Unseen and unheralded, the U.S. Navy’s roughly 50 nuclear attack submarines comprise the silent vanguard of our conventional naval power at sea. While speedy corvettes, shallow-water transports and aviation-capable amphibious ships are vital for exploiting the peace — that is, building new alliances and exporting security abroad — submarines are the most important ships for keeping the peace — that is, deterring major aggression. For no other naval weapon rivals the submarine’s potential for massive, surprise destruction. Last month, War Is Boring contributor Bryan William Jones embarked on the newly modernized USS Toledo to see for himself how the Navy’s submarines maintain our dominance of the seas.
by BRYAN WILLIAM JONES
USS Toledo, “Sword of Freedom,” arrived to pick up a small group of people at Cape Canaveral’s turning basin. After a quick orientation to safety issues including how to survive a fire on-board, introduction to the command structure and layout of the boat, we got underway transiting out of the turning basin and westward into the Atlantic.
The mission of USS Toledo is principally a deterrent to aggression, though other missions can and do involve intelligence gathering, anti-ship and anti-submarine operations, strike, mining, search-and-rescue and discrete insertion of Special Forces. The Los Angeles-class submarines currently form the backbone of the U.S. submarine fleet, with a total of 45 boats in the class currently active.
Toledo is one of the final 23 boats in the class that were designated “improved” boats that run quieter with more advanced combat and navigation systems. Additionally, they were designed for under-ice operations by moving the forward dive planes from the conning tower to retractable positions in the bow of the boat.
Much has been written about the statistics and capabilities of these boats, but the absolute limits of these submarines are classified. Nominally, they are capable of 25 knots and maximum operating depths of greater than 800 feet. The reality of course is that the boat’s operating envelope is significantly greater, with greater test and crush depth ratings and flank speed ratings underwater of 30 to 32 knots. For the record, we were cruising right around 650 feet at 20 knots for a good portion of our journey down the coast.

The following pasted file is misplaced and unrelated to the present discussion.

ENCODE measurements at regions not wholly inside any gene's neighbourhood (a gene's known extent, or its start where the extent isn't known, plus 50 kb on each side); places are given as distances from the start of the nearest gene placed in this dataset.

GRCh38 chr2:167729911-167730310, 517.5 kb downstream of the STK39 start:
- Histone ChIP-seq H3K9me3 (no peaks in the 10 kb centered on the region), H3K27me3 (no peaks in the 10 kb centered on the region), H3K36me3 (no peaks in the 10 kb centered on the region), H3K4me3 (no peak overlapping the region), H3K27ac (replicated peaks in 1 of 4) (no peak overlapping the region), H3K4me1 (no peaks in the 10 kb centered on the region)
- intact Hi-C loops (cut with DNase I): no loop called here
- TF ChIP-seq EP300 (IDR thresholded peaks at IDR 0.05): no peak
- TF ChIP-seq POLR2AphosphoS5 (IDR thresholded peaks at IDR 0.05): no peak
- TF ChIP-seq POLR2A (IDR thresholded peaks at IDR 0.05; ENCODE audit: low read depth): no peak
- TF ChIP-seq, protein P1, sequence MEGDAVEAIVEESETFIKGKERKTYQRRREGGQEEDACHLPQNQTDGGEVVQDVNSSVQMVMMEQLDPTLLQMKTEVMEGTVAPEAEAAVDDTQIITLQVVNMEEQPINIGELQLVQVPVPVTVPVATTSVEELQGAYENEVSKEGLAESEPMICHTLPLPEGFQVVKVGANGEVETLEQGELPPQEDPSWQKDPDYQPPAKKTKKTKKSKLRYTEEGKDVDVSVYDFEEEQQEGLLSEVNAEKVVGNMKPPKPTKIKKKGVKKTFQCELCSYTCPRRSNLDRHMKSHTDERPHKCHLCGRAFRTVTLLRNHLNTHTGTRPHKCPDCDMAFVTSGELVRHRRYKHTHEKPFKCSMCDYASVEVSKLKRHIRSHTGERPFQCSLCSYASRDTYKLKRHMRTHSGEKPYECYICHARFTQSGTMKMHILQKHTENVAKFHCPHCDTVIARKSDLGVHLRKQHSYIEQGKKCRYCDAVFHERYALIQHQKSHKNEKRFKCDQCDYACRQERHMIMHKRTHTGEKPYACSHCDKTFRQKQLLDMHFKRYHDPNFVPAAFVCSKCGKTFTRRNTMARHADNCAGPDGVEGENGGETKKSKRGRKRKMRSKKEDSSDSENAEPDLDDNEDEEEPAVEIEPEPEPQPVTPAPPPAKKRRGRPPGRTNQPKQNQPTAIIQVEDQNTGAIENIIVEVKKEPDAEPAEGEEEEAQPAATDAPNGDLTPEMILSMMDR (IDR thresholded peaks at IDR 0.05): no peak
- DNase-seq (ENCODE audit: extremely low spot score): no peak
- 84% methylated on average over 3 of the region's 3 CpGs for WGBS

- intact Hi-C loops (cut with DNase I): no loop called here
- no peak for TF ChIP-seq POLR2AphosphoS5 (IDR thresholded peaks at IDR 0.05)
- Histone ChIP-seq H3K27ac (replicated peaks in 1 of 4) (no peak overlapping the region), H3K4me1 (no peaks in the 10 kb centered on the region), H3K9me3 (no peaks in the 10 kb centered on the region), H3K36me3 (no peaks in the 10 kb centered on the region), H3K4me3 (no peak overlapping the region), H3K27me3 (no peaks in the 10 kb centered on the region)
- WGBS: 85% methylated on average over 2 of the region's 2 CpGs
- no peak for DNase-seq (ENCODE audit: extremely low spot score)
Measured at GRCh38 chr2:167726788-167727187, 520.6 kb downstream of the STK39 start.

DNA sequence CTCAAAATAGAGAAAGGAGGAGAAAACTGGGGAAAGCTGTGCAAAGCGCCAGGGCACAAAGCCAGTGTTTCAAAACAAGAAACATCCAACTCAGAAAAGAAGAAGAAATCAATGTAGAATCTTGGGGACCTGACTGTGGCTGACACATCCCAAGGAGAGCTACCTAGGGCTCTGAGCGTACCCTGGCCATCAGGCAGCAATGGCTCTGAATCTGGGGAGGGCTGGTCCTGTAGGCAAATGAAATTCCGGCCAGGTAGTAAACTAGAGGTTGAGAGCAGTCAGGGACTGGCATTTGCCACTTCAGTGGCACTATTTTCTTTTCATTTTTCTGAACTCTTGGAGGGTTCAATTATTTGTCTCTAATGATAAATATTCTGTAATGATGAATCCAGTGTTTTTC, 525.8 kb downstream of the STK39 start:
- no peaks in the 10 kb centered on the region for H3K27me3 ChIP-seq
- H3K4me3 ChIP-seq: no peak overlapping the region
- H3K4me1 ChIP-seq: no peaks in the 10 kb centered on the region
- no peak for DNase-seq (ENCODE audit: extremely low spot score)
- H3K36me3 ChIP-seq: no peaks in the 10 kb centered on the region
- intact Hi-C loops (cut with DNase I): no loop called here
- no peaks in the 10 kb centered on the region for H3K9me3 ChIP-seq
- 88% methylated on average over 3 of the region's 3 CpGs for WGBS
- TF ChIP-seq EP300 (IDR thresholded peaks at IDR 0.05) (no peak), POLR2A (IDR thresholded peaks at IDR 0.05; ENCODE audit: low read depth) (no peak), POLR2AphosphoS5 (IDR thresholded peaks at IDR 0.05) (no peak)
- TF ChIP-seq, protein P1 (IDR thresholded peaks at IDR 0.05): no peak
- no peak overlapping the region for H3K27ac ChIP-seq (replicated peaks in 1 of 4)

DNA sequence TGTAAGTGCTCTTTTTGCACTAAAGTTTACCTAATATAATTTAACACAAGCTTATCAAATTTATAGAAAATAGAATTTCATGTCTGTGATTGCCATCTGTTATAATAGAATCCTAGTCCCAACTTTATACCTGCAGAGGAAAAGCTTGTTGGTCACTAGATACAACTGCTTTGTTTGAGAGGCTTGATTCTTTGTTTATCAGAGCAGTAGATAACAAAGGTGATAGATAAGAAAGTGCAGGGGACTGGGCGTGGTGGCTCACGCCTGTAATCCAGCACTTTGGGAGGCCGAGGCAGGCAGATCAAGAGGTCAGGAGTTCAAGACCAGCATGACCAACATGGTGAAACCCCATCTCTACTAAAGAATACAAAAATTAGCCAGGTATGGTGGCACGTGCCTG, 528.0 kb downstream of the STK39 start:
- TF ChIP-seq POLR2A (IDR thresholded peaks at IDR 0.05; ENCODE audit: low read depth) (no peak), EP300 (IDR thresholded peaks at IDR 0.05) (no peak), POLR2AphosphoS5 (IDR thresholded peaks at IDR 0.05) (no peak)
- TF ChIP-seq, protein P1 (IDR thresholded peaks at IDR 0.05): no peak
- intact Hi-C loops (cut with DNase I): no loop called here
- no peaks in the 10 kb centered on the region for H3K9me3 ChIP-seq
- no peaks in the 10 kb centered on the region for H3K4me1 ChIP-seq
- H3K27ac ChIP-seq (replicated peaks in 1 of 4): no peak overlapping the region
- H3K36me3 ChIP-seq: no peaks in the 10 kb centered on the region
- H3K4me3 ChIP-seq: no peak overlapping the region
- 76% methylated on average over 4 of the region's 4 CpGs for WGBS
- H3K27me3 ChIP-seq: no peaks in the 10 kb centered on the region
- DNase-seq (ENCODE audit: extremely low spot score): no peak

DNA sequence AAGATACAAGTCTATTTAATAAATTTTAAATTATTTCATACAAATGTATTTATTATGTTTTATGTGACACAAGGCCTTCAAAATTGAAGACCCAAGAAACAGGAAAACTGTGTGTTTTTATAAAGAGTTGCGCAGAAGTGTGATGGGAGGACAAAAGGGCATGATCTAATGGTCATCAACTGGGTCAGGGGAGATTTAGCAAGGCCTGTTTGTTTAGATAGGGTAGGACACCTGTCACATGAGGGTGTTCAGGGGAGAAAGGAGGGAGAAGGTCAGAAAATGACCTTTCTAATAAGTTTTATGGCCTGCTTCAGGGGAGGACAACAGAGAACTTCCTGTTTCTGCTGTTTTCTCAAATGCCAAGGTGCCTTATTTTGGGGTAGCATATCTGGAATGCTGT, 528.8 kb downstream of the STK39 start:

Toledo was originally commissioned back in 1995, but entered into a depot modernization period in 2007 in Newport News, Virginia, where extensive upgrades to the boat’s sonar, combat and weapons systems was undertaken, upgrading these systems to keep ahead of developments in other submarines operated by competing navies. This cruise is part of the redelivery from depot modernization on Feb. 21.
While Toledo is one of the smaller submarines that the U.S. Navy operates, they are still 360-foot-long machines with a 33-foot beam and a surface displacement of over 6,200 tons. The Los Angeles-class submarines are organized into two principal compartments including engine spaces housing the reactor and all of the engine and turbine components as well as the desalination plant. This compartment occupies approximately the rear half of the submarine. The forward spaces house all the living space, weapons systems, control centers, sonar and fire control on three main decks.
On the first deck below the sail, containing the bridge and all of the periscopes, radar masts and most communications arrays, is the control room, sonar and attack centers. The second deck down contains the mess decks, berthing and ward room, while the lower deck is occupied by the torpedo room, including all of the torpedo stores, Tomahawk cruise missiles and mines. This is also the location of the forward Tomahawk vertical-launch controls.
The boat’s compliment is typically 14 officers and 132 enlisted men. For this cruise, there were a few extra individuals on board including a Navy physician.
As we transited into the Atlantic, I had the opportunity to spend some time up on the bridge, enjoying the sunshine, watching dolphins play off the bow wake and I can honestly say it was one of the highlights of the trip. There were far more interesting things to come, but the simple pleasure of moving through the ocean with a view around you unencumbered by superstructure or other obstructions is unparalleled in the U.S. Navy.
(Photo: BW Jones)